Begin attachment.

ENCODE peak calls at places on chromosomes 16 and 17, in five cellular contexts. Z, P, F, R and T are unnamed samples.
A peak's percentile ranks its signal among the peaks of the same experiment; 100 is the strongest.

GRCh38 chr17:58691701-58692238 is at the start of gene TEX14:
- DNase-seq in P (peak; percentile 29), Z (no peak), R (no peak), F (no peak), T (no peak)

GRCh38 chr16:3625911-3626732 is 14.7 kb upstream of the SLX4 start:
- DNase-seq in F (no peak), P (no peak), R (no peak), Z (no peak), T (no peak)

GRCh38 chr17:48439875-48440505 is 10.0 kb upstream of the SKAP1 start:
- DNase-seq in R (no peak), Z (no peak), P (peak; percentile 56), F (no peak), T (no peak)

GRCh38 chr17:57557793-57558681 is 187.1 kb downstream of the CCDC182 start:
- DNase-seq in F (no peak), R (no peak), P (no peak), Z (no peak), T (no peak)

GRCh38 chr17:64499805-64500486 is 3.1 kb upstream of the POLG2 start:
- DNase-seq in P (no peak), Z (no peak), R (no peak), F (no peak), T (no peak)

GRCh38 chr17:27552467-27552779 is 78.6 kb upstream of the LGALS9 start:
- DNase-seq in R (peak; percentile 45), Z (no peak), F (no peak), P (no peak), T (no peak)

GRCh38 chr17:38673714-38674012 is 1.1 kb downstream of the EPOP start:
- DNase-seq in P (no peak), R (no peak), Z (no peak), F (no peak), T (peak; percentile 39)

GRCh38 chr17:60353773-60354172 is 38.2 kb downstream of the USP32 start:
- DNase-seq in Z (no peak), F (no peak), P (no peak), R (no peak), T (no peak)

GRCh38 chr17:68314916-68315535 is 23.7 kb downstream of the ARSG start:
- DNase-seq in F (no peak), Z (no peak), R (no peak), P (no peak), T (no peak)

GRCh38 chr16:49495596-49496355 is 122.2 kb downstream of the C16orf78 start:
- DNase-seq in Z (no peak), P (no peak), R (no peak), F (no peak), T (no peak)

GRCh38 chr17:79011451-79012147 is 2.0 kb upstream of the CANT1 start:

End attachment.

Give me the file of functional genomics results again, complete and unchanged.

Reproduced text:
ENCODE peak calls at places on chromosomes 16 and 17, in five cellular contexts. Z, P, F, R and T are unnamed samples.
A peak's percentile ranks its signal among the peaks of the same experiment; 100 is the strongest.

GRCh38 chr17:58691701-58692238 is at the start of gene TEX14:
- DNase-seq in P (peak; percentile 29), Z (no peak), R (no peak), F (no peak), T (no peak)

GRCh38 chr16:3625911-3626732 is 14.7 kb upstream of the SLX4 start:
- DNase-seq in F (no peak), P (no peak), R (no peak), Z (no peak), T (no peak)

GRCh38 chr17:48439875-48440505 is 10.0 kb upstream of the SKAP1 start:
- DNase-seq in R (no peak), Z (no peak), P (peak; percentile 56), F (no peak), T (no peak)

GRCh38 chr17:57557793-57558681 is 187.1 kb downstream of the CCDC182 start:
- DNase-seq in F (no peak), R (no peak), P (no peak), Z (no peak), T (no peak)

GRCh38 chr17:64499805-64500486 is 3.1 kb upstream of the POLG2 start:
- DNase-seq in P (no peak), Z (no peak), R (no peak), F (no peak), T (no peak)

GRCh38 chr17:27552467-27552779 is 78.6 kb upstream of the LGALS9 start:
- DNase-seq in R (peak; percentile 45), Z (no peak), F (no peak), P (no peak), T (no peak)

GRCh38 chr17:38673714-38674012 is 1.1 kb downstream of the EPOP start:
- DNase-seq in P (no peak), R (no peak), Z (no peak), F (no peak), T (peak; percentile 39)

GRCh38 chr17:60353773-60354172 is 38.2 kb downstream of the USP32 start:
- DNase-seq in Z (no peak), F (no peak), P (no peak), R (no peak), T (no peak)

GRCh38 chr17:68314916-68315535 is 23.7 kb downstream of the ARSG start:
- DNase-seq in F (no peak), Z (no peak), R (no peak), P (no peak), T (no peak)

GRCh38 chr16:49495596-49496355 is 122.2 kb downstream of the C16orf78 start:
- DNase-seq in Z (no peak), P (no peak), R (no peak), F (no peak), T (no peak)

GRCh38 chr17:79011451-79012147 is 2.0 kb upstream of the CANT1 start: